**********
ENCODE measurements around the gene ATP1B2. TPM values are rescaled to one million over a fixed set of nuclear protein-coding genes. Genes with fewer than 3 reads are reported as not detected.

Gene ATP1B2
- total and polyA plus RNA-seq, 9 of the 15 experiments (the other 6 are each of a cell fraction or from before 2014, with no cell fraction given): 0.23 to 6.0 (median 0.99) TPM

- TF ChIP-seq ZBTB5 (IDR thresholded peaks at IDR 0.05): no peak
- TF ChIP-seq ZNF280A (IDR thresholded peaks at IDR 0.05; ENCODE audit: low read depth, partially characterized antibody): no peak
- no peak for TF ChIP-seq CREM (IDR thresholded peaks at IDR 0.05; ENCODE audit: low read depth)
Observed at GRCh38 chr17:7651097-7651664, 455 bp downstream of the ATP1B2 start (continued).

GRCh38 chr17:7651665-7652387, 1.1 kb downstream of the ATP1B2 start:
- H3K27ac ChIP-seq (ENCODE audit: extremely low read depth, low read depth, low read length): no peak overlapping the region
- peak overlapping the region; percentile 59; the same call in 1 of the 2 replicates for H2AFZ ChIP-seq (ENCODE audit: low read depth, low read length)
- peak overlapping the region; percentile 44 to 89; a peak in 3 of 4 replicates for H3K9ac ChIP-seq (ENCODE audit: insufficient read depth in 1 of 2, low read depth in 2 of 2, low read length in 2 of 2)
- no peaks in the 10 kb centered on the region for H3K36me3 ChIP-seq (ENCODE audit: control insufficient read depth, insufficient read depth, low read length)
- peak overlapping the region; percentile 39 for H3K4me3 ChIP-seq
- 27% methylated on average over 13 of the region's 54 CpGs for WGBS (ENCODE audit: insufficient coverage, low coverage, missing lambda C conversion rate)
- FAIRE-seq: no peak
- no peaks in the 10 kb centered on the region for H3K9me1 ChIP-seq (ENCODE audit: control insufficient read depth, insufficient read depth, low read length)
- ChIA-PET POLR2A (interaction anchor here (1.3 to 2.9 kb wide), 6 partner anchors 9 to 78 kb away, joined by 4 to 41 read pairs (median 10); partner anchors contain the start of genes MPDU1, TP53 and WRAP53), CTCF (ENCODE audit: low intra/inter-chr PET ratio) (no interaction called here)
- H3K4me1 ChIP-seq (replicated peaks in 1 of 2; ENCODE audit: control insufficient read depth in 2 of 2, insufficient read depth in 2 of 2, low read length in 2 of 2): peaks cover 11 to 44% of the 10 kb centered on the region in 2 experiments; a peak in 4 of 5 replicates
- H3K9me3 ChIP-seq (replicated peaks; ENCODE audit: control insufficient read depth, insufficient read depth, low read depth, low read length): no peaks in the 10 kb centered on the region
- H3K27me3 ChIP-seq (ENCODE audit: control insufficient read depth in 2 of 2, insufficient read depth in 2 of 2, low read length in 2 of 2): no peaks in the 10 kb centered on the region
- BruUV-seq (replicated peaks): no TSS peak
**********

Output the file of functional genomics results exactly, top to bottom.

ENCODE measurements around the gene ATP1B2. TPM values are rescaled to one million over a fixed set of nuclear protein-coding genes. Genes with fewer than 3 reads are reported as not detected.

Gene ATP1B2
- total and polyA plus RNA-seq, 9 of the 15 experiments (the other 6 are each of a cell fraction or from before 2014, with no cell fraction given): 0.23 to 6.0 (median 0.99) TPM

- TF ChIP-seq ZBTB5 (IDR thresholded peaks at IDR 0.05): no peak
- TF ChIP-seq ZNF280A (IDR thresholded peaks at IDR 0.05; ENCODE audit: low read depth, partially characterized antibody): no peak
- no peak for TF ChIP-seq CREM (IDR thresholded peaks at IDR 0.05; ENCODE audit: low read depth)
Observed at GRCh38 chr17:7651097-7651664, 455 bp downstream of the ATP1B2 start (continued).

GRCh38 chr17:7651665-7652387, 1.1 kb downstream of the ATP1B2 start:
- H3K27ac ChIP-seq (ENCODE audit: extremely low read depth, low read depth, low read length): no peak overlapping the region
- peak overlapping the region; percentile 59; the same call in 1 of the 2 replicates for H2AFZ ChIP-seq (ENCODE audit: low read depth, low read length)
- peak overlapping the region; percentile 44 to 89; a peak in 3 of 4 replicates for H3K9ac ChIP-seq (ENCODE audit: insufficient read depth in 1 of 2, low read depth in 2 of 2, low read length in 2 of 2)
- no peaks in the 10 kb centered on the region for H3K36me3 ChIP-seq (ENCODE audit: control insufficient read depth, insufficient read depth, low read length)
- peak overlapping the region; percentile 39 for H3K4me3 ChIP-seq
- 27% methylated on average over 13 of the region's 54 CpGs for WGBS (ENCODE audit: insufficient coverage, low coverage, missing lambda C conversion rate)
- FAIRE-seq: no peak
- no peaks in the 10 kb centered on the region for H3K9me1 ChIP-seq (ENCODE audit: control insufficient read depth, insufficient read depth, low read length)
- ChIA-PET POLR2A (interaction anchor here (1.3 to 2.9 kb wide), 6 partner anchors 9 to 78 kb away, joined by 4 to 41 read pairs (median 10); partner anchors contain the start of genes MPDU1, TP53 and WRAP53), CTCF (ENCODE audit: low intra/inter-chr PET ratio) (no interaction called here)
- H3K4me1 ChIP-seq (replicated peaks in 1 of 2; ENCODE audit: control insufficient read depth in 2 of 2, insufficient read depth in 2 of 2, low read length in 2 of 2): peaks cover 11 to 44% of the 10 kb centered on the region in 2 experiments; a peak in 4 of 5 replicates
- H3K9me3 ChIP-seq (replicated peaks; ENCODE audit: control insufficient read depth, insufficient read depth, low read depth, low read length): no peaks in the 10 kb centered on the region
- H3K27me3 ChIP-seq (ENCODE audit: control insufficient read depth in 2 of 2, insufficient read depth in 2 of 2, low read length in 2 of 2): no peaks in the 10 kb centered on the region
- BruUV-seq (replicated peaks): no TSS peak